The 110-passenger SeaDream (tel. 800/707-4911; www.seadreamyachtclub.com) twins are intimate and clubby. Cuisine is a top draw, as is the service and casually elegant vibe. These ships are geared to well-traveled movers and shakers with high expectations, not families schlepping strollers and Elmos. So, while you won't find any sort of formalized kids activities or play areas, as you wouldn't with just about any ship of this size, what Abercrombie & Fitch-wearing, ipod-carrying teen wouldn't be totally into sporty toys like ski jets, mountain bikes, sea kayaks, and even Segway Human Transporters? All this cool stuff is carried aboard the ships for use in port for any passenger over 16.

The ships' 195-square-foot standard staterooms can sleep three, with the third passenger destined for the room's couch. Standard amenities include flat-screen TVs with Internet capabilities, plus DVD and CD players. When sharing the cabin with two parents, rates for children up to age 12 are $100 per day and for 13+, they're $200 per day. Not bad considering these all-inclusive yachts typically go for between $2,000 and $5,000 per person for a 7-night cruise in the Caribbean or Mediterranean. Rates include all spirits and wines as well as tips and some crew-led shore excursions.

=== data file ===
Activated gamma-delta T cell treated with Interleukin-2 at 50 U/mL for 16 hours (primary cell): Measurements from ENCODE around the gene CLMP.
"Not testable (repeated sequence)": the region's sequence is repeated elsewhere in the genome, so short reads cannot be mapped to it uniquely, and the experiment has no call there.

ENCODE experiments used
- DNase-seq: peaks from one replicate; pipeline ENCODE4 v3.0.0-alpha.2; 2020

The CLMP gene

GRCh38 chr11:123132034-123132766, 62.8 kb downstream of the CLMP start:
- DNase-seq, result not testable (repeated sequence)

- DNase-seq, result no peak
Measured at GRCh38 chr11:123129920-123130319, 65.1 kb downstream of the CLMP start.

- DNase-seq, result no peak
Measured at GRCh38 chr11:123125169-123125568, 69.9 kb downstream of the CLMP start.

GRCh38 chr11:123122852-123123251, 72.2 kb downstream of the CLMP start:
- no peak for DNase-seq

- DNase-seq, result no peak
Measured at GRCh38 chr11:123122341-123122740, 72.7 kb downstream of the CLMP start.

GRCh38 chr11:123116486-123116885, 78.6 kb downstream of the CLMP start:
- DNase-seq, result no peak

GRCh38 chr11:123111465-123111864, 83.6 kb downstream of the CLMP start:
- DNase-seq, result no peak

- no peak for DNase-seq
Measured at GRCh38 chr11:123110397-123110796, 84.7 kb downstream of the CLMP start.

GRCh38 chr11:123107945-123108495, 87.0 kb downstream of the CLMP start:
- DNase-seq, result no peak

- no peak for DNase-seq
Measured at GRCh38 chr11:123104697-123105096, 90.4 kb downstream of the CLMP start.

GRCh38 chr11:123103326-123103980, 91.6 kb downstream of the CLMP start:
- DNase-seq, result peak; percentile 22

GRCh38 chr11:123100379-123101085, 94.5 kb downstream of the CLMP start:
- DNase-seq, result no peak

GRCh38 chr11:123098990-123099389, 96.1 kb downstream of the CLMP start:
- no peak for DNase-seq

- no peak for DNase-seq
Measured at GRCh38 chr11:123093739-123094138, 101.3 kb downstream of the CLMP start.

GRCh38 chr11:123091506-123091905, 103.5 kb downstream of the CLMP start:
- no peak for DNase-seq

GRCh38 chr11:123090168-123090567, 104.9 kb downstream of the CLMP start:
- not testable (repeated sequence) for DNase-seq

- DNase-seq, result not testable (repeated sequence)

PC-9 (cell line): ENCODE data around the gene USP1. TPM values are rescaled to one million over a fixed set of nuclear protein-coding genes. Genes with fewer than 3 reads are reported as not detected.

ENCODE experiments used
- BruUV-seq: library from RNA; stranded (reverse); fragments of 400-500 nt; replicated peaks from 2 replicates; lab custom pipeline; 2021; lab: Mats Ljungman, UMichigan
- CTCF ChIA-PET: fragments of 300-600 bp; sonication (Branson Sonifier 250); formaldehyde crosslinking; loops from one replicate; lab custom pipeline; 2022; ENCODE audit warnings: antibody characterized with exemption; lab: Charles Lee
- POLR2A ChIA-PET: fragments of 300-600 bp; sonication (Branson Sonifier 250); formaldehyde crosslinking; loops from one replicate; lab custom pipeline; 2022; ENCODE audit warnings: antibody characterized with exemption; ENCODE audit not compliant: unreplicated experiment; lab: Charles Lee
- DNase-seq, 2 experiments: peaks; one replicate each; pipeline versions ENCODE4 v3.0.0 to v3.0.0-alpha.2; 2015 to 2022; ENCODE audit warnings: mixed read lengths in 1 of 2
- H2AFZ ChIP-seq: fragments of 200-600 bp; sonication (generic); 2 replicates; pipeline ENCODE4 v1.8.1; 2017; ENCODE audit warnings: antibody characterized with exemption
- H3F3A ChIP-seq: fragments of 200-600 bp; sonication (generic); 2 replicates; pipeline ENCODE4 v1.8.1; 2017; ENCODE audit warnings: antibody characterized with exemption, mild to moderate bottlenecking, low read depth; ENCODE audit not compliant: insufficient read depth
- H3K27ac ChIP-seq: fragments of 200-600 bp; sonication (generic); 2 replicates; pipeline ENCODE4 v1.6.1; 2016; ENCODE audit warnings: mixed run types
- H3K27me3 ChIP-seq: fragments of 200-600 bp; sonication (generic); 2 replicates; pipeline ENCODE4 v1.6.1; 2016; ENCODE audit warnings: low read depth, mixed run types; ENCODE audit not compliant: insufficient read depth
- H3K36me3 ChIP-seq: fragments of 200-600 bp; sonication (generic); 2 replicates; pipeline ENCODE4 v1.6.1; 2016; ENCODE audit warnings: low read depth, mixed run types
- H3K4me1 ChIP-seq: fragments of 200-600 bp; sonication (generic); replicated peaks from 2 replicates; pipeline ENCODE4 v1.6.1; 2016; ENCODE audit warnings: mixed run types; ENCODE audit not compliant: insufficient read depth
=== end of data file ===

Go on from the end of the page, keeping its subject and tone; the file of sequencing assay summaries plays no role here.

Queen of Kids

The Queen Mary 2 (tel. 800/7-CUNARD; www.cunard.com) is about tradition, taste and elegant things. Fancy meals, fine wines and afternoons in the spa are what a transatlantic crossing or Caribbean cruise on this classy liner has in store. Or so one would assume. In truth, ball bins and X-Boxes are also a part of the offerings. Who knew the new queen was so good with kids. The ship offers one of the most comprehensive kids programs at sea, believe it or not. Complimentary activities are offered all day long until midnight for children as young as one-year-old; most lines only start their programming for ages two or three. The youth staff includes two or three British nannies who have completed a special two-year program in England.